US20140118731A1 - Adaptive Front Lens for Raman Spectroscopy Free Space Optics - Google Patents

Adaptive Front Lens for Raman Spectroscopy Free Space Optics Download PDF

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US20140118731A1
US20140118731A1 US14/064,304 US201314064304A US2014118731A1 US 20140118731 A1 US20140118731 A1 US 20140118731A1 US 201314064304 A US201314064304 A US 201314064304A US 2014118731 A1 US2014118731 A1 US 2014118731A1
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cp
front lens
lens assembly
sample
raman
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W. Stanley Ayers
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Wasatch Photonics Inc
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Mustard Tree Instruments LLC
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    • GPHYSICS
    • G01MEASURING; TESTING
    • G01JMEASUREMENT OF INTENSITY, VELOCITY, SPECTRAL CONTENT, POLARISATION, PHASE OR PULSE CHARACTERISTICS OF INFRA-RED, VISIBLE OR ULTRA-VIOLET LIGHT; COLORIMETRY; RADIATION PYROMETRY
    • G01J3/00Spectrometry; Spectrophotometry; Monochromators; Measuring colours
    • G01J3/02Details
    • G01J3/0205Optical elements not provided otherwise, e.g. optical manifolds, diffusers, windows
    • G01J3/0237Adjustable, e.g. focussing
    • GPHYSICS
    • G01MEASURING; TESTING
    • G01JMEASUREMENT OF INTENSITY, VELOCITY, SPECTRAL CONTENT, POLARISATION, PHASE OR PULSE CHARACTERISTICS OF INFRA-RED, VISIBLE OR ULTRA-VIOLET LIGHT; COLORIMETRY; RADIATION PYROMETRY
    • G01J3/00Spectrometry; Spectrophotometry; Monochromators; Measuring colours
    • G01J3/02Details
    • G01J3/0205Optical elements not provided otherwise, e.g. optical manifolds, diffusers, windows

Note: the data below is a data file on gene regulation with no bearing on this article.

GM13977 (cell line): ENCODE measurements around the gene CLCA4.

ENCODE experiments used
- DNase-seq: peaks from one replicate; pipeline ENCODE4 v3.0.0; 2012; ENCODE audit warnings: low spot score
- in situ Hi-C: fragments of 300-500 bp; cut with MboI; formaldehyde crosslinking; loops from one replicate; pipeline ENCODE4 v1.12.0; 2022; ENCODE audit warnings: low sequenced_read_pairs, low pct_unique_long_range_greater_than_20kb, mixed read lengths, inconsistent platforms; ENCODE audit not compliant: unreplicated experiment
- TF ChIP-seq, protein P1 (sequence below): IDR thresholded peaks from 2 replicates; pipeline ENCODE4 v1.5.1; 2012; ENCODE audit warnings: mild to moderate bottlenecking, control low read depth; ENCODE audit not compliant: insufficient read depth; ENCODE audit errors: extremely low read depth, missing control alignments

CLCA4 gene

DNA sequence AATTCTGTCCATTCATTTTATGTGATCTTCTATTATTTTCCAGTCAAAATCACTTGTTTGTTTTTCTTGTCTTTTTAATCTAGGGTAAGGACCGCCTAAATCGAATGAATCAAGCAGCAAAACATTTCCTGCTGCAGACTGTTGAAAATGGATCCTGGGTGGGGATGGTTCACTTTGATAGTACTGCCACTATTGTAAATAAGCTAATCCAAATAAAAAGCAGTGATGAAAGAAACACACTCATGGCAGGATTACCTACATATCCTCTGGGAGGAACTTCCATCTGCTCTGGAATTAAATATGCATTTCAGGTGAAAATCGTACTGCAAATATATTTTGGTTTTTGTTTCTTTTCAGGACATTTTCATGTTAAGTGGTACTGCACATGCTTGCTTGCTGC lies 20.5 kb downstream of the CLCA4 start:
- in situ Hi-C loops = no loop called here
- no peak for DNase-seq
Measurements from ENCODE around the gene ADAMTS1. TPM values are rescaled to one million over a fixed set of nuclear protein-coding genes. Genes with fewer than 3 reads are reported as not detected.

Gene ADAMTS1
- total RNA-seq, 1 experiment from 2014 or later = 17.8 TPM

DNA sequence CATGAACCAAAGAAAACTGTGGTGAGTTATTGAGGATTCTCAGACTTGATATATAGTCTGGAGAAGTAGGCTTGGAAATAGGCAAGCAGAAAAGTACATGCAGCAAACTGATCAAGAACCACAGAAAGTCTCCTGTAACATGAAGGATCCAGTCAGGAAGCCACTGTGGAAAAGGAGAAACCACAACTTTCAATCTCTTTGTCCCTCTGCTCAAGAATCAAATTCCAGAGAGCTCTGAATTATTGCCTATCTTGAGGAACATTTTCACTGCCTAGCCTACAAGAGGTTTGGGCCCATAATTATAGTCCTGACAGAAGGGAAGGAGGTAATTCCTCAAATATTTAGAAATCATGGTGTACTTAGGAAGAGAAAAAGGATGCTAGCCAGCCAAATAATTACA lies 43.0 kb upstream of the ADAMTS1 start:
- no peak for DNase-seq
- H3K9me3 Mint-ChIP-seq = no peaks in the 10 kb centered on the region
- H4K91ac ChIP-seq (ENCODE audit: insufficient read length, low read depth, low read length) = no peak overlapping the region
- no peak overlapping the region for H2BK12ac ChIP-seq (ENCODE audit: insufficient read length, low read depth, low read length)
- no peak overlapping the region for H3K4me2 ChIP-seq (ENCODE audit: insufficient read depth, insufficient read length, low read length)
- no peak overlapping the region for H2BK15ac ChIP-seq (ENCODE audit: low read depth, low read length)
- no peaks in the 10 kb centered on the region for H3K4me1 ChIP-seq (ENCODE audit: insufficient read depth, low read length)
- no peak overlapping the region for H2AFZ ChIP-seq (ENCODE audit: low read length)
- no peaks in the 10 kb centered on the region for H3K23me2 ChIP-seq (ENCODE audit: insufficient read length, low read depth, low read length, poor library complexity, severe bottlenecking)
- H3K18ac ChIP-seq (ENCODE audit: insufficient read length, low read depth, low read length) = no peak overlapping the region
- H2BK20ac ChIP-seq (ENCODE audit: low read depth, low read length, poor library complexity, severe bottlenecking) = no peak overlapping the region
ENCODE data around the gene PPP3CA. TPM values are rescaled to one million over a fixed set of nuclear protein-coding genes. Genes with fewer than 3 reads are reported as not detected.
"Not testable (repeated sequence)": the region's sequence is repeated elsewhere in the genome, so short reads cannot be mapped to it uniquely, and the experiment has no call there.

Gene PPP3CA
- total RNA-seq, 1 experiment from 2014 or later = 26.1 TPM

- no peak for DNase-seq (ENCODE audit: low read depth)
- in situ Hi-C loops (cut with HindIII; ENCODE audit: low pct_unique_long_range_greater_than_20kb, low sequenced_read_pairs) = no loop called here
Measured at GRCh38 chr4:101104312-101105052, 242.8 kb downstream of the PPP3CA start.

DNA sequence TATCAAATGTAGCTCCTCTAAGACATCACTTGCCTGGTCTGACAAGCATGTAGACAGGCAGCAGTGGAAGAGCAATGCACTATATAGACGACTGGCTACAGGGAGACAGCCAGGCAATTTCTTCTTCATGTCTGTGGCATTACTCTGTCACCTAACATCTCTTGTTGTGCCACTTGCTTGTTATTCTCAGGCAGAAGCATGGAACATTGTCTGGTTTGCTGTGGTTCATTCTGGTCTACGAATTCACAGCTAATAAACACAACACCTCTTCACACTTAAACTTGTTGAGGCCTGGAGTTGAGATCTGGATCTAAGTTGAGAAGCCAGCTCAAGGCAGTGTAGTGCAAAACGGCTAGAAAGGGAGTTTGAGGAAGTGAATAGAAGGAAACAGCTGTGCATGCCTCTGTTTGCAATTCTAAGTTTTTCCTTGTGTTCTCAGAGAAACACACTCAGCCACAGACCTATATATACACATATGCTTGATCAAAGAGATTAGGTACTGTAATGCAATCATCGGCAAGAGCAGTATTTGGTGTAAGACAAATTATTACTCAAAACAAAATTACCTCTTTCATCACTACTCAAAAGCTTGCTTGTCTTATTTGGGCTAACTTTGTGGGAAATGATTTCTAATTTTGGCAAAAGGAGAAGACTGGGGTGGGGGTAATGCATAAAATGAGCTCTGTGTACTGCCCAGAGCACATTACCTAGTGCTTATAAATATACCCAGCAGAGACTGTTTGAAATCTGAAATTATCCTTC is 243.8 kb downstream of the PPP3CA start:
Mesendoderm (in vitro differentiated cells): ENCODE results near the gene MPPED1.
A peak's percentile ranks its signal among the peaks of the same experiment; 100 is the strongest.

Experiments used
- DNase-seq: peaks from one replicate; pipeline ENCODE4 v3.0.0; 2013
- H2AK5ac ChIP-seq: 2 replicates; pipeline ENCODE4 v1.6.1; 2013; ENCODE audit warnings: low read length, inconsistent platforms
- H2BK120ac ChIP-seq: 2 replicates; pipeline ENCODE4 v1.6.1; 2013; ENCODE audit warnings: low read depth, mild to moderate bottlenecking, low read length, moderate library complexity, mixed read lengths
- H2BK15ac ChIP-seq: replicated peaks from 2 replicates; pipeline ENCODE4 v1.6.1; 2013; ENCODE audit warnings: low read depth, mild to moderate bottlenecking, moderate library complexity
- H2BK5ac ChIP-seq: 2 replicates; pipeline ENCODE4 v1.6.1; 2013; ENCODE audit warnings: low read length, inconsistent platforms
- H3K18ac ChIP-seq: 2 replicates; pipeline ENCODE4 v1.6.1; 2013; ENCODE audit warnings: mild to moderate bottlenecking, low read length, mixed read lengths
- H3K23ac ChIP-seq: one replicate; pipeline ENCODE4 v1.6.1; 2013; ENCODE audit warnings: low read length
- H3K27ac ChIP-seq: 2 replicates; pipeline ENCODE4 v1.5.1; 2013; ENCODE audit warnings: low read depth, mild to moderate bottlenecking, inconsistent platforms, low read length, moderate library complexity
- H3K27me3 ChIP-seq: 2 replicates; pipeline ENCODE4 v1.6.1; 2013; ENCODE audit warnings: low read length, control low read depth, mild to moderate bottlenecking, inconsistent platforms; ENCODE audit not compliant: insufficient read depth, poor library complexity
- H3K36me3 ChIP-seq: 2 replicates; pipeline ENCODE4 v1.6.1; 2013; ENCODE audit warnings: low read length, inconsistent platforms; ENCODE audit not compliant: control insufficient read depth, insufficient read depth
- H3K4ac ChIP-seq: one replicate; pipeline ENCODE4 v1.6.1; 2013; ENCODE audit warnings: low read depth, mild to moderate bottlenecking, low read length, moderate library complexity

• G01J3/0208Optical elements not provided otherwise, e.g. optical manifolds, diffusers, windows using focussing or collimating elements, e.g. lenses or mirrors; performing aberration correction
    • GPHYSICS
    • G01MEASURING; TESTING
    • G01JMEASUREMENT OF INTENSITY, VELOCITY, SPECTRAL CONTENT, POLARISATION, PHASE OR PULSE CHARACTERISTICS OF INFRA-RED, VISIBLE OR ULTRA-VIOLET LIGHT; COLORIMETRY; RADIATION PYROMETRY
    • G01J3/00Spectrometry; Spectrophotometry; Monochromators; Measuring colours
    • G01J3/28Investigating the spectrum
    • G01J3/44Raman spectrometry; Scattering spectrometry ; Fluorescence spectrometry

Abstract

A Raman spectroscopy system features free space optics, wherein an excitation laser beam is directed to a sample, and Raman scattered photons are collected from a desired point of the excitation beam's impact on the sample, through the air, without the use of fiber optics. The excitation laser is directed to a sample, such as fluid flowing in a pipe, through a sight glass in the pipe. A front lens assembly, having a fixed focal point at a predetermined z-axis distance in front of the front-most lens, collects Raman scattered photons, which pass through an optical system to a detector. The Collection Point (CP), or the point along the excitation beam (and within the sample) at which Raman scattered photons are collected—which coincides with the focal point of the front lens assembly—is controlled by physically translating the front lens assembly along the optical axis.